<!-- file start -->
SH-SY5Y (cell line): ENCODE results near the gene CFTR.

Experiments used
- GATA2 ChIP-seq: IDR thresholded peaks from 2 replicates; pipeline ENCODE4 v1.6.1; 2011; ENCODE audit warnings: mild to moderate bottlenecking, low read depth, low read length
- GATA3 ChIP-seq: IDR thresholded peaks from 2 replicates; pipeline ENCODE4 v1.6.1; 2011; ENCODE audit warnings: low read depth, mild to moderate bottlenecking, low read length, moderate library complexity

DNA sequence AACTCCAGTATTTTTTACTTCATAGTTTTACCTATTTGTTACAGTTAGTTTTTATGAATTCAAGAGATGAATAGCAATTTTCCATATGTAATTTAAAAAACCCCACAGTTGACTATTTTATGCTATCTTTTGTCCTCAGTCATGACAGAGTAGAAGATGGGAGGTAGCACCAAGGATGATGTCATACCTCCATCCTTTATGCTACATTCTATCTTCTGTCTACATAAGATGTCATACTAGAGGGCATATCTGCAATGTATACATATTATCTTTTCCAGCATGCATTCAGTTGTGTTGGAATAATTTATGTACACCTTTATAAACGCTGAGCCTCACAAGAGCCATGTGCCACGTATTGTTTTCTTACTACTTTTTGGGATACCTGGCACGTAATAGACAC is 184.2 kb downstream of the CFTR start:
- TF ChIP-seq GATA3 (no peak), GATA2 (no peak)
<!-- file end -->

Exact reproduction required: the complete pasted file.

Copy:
SH-SY5Y (cell line): ENCODE results near the gene CFTR.

Experiments used
- GATA2 ChIP-seq: IDR thresholded peaks from 2 replicates; pipeline ENCODE4 v1.6.1; 2011; ENCODE audit warnings: mild to moderate bottlenecking, low read depth, low read length
- GATA3 ChIP-seq: IDR thresholded peaks from 2 replicates; pipeline ENCODE4 v1.6.1; 2011; ENCODE audit warnings: low read depth, mild to moderate bottlenecking, low read length, moderate library complexity

DNA sequence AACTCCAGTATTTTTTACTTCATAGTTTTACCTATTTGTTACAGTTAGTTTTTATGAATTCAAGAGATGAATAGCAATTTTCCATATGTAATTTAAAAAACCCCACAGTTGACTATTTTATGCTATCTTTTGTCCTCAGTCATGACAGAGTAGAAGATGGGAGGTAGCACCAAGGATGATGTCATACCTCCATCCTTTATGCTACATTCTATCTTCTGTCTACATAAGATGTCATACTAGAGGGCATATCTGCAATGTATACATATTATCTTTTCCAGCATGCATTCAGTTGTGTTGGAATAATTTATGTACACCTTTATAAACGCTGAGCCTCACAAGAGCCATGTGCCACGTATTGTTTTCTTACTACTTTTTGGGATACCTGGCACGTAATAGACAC is 184.2 kb downstream of the CFTR start:
- TF ChIP-seq GATA3 (no peak), GATA2 (no peak)